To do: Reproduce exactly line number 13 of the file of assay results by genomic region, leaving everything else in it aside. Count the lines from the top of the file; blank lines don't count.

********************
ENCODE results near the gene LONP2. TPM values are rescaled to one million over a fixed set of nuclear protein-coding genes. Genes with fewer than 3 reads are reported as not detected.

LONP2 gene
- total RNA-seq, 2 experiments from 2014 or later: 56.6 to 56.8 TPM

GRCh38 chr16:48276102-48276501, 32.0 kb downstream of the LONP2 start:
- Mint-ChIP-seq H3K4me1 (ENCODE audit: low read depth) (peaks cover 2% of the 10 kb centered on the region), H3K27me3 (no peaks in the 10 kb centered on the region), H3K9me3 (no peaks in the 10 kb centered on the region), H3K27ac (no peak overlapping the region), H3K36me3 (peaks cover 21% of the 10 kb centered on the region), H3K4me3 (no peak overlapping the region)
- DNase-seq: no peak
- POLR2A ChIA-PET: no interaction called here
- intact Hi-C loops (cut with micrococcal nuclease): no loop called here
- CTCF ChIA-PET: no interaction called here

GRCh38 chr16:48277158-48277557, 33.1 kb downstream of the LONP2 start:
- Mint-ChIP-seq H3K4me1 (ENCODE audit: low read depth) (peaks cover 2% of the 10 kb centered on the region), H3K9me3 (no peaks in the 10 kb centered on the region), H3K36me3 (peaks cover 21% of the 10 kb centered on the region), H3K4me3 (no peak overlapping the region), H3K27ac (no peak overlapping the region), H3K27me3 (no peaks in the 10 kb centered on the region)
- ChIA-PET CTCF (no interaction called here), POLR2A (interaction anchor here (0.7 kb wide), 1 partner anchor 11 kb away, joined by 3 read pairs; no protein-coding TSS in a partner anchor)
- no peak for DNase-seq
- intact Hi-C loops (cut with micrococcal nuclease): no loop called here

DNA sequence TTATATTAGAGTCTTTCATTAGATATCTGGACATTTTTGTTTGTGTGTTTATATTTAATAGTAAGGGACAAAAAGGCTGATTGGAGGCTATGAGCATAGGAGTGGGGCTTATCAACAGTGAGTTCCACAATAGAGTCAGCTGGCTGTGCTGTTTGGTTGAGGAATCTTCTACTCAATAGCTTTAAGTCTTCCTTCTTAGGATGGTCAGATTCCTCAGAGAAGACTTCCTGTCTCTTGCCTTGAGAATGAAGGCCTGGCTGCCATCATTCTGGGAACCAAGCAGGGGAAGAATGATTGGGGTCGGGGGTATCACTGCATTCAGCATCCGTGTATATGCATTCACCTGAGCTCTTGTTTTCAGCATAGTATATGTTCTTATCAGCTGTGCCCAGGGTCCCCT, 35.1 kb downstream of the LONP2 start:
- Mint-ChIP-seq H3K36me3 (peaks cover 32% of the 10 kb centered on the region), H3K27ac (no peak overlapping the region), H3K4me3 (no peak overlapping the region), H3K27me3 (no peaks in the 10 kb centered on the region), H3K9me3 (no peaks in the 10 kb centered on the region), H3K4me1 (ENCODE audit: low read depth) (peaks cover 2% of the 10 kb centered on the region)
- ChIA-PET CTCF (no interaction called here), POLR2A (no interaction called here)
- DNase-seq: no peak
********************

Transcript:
- no peak for DNase-seq